Prior to that time, I had been trying to teach the Bible for over a decade from what I now call a bottom up approach. I focused on the individual events of the Bible and the intended lessons from each event but didn't think too much about whether others had as much of a grasp of the timeline as I did.

      For about 25 years, I have been teaching a top down approach to the history of the Bible. This method requires a lot of patience on the part of the teacher. Interestingly, the New Testament emphasizes a teacher's patience. Examples include 2 Timothy 2:23-26; Ephesians 4:1-3; Philippians 2:1-5 and other passages.

      I have developed a model for teaching most Bible events which usually involves 3 element but when there is a messianic aspect to the event that becomes a fourth element.

      The first element is Context. This includes the events that led up to the event, the geography of the event, the culture of the event, etc.

      The second element is the Original reason that the event was recorded. There are many events that took place in Bible times which are not recorded.

      The third element is the discussion of what extrapolations from the event are legitimate and which extrapolations are the product of the reader's agenda or desire.

      However, in order to teach the first element it is needful that the one who is being taught have referents. These referents are only effective if a solid foundation of what has previously happened is understood and are more effective if the student also has a general understanding of what the consequences are.

      For example, 2 Chronicles 18:1 is only truly grasped if one is aware of 2 Chronicles 22:10-11.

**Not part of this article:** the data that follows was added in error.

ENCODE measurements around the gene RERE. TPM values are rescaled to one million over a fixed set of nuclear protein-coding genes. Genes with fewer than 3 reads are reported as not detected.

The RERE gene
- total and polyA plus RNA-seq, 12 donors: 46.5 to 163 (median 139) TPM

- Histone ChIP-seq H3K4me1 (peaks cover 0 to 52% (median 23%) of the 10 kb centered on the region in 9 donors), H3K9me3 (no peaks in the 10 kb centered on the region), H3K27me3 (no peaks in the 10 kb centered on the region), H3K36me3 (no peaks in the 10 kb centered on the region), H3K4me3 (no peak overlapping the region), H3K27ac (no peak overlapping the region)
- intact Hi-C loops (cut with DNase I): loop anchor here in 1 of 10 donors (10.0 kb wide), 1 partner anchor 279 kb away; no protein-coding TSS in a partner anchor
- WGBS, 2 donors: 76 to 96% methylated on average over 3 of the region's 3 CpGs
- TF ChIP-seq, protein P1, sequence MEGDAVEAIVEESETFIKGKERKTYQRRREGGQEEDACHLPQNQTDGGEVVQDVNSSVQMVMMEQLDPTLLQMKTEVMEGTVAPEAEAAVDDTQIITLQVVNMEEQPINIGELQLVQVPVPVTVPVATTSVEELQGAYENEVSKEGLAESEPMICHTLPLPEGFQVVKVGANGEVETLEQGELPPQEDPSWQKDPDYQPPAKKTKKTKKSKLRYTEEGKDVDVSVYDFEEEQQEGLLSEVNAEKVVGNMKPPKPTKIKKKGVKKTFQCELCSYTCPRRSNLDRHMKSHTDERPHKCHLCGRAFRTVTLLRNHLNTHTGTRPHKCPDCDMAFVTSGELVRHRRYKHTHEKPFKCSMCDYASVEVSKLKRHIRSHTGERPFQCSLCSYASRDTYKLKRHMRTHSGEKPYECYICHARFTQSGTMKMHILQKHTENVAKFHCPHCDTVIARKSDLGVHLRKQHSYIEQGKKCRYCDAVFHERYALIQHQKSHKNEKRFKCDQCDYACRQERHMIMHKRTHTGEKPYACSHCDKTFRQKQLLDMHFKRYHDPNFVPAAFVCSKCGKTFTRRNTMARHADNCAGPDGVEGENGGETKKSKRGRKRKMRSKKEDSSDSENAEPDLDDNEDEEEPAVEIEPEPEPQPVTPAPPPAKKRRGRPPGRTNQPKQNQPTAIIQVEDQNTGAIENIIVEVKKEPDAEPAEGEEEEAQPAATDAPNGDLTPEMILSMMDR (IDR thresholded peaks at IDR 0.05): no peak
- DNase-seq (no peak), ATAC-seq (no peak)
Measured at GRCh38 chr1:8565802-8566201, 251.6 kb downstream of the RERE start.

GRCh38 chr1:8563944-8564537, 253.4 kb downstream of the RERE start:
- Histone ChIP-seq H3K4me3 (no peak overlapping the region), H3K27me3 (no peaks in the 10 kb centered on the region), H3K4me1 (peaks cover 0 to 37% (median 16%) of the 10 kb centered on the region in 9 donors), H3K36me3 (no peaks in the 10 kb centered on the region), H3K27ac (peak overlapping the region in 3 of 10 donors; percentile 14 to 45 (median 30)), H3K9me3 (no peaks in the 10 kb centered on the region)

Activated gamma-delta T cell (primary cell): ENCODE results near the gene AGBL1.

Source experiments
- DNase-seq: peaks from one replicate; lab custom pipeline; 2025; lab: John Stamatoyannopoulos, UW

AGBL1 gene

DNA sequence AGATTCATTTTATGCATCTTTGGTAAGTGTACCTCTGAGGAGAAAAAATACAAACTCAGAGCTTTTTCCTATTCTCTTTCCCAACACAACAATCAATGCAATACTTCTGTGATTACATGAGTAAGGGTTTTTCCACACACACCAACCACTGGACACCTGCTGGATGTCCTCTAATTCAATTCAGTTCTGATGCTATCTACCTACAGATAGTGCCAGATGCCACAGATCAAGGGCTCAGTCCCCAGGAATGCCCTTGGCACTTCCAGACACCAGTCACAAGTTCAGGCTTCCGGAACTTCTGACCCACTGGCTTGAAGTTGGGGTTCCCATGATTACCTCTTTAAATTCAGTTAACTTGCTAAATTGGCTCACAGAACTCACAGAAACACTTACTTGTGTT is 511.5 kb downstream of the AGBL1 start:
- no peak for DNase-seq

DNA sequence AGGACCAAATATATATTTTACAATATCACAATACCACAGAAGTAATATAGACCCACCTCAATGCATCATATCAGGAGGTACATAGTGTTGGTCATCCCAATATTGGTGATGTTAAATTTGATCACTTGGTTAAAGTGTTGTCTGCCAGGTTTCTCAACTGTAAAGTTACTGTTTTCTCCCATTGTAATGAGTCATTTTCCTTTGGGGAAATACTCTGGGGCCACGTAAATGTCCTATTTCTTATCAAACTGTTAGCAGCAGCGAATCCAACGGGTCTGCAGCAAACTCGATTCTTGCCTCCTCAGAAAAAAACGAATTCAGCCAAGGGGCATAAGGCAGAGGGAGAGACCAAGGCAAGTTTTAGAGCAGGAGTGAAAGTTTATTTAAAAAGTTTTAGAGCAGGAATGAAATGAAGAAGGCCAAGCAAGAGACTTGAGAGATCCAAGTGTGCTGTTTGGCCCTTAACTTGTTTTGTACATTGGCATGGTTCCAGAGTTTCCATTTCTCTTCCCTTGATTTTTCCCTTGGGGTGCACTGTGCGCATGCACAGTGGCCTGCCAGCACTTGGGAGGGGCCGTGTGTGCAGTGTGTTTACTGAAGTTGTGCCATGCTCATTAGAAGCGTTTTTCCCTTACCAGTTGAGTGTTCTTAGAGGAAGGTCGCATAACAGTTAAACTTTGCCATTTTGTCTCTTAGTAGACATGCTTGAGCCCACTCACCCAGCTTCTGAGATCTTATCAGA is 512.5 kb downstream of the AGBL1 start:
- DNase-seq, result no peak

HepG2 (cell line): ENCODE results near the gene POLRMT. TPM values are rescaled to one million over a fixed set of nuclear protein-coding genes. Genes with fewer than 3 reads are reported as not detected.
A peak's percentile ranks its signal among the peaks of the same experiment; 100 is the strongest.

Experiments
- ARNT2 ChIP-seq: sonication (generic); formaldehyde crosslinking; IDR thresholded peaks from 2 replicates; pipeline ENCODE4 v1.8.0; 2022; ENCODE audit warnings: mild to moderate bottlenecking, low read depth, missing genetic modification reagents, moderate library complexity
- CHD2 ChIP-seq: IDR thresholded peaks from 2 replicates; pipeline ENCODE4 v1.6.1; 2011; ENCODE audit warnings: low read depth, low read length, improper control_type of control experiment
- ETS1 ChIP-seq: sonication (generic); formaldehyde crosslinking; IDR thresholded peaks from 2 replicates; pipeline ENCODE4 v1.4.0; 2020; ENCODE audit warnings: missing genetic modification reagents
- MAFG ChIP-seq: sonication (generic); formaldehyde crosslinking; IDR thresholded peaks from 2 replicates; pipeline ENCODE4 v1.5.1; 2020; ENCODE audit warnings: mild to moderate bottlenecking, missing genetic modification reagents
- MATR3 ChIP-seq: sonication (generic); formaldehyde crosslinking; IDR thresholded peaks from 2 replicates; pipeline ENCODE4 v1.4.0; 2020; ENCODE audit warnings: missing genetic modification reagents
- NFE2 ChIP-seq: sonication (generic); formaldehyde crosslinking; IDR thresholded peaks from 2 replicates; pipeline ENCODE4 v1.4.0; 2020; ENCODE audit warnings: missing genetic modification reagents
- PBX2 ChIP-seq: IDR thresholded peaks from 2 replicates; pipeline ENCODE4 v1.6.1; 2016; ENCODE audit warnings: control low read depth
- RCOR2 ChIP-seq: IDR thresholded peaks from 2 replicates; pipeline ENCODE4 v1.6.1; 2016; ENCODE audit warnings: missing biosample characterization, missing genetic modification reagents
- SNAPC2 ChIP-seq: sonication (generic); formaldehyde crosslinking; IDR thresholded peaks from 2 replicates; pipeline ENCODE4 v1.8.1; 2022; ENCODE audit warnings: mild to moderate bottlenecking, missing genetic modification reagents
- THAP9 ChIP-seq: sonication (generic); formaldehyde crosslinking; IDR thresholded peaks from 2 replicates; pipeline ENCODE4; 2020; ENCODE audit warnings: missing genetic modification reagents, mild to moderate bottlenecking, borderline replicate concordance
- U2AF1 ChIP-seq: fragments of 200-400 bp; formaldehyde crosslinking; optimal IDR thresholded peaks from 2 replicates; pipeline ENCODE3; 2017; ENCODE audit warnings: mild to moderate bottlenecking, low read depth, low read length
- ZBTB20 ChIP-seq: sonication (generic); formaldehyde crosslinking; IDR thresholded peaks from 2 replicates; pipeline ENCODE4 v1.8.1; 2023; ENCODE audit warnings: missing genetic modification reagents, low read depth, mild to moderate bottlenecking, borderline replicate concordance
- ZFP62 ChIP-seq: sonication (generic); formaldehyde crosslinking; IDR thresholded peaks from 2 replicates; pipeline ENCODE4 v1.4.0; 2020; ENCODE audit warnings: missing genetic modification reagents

Ahab, who was married to Jezebel, had a daughter named Athaliah. Jehoshaphat in order to establish an alliance with Ahab arranged that his son, Jehoram of Judah, married Athaliah. The eventual result was that almost the entire house of David was slaughtered. There are other passages that are relevant to a discussion of what the writer intends to convey in the narrative but the purpose of this post is simply to use these two events to illustrate the point of the element of context.

      If our conversation persists for an extended period of time, we will probably fulfill the desire which you expressed in your latest post, but unless there is a specific event that is puzzling you or a question you have, I will start with the first period of Bible history.

      By the way, I try to avoid scholarly words. Scholars refer to the first major time period by the polysyllabic "antediluvian." I use the phrase "Before the flood." The word and the phrase mean the same thing but my purpose is communication rather than obfuscation.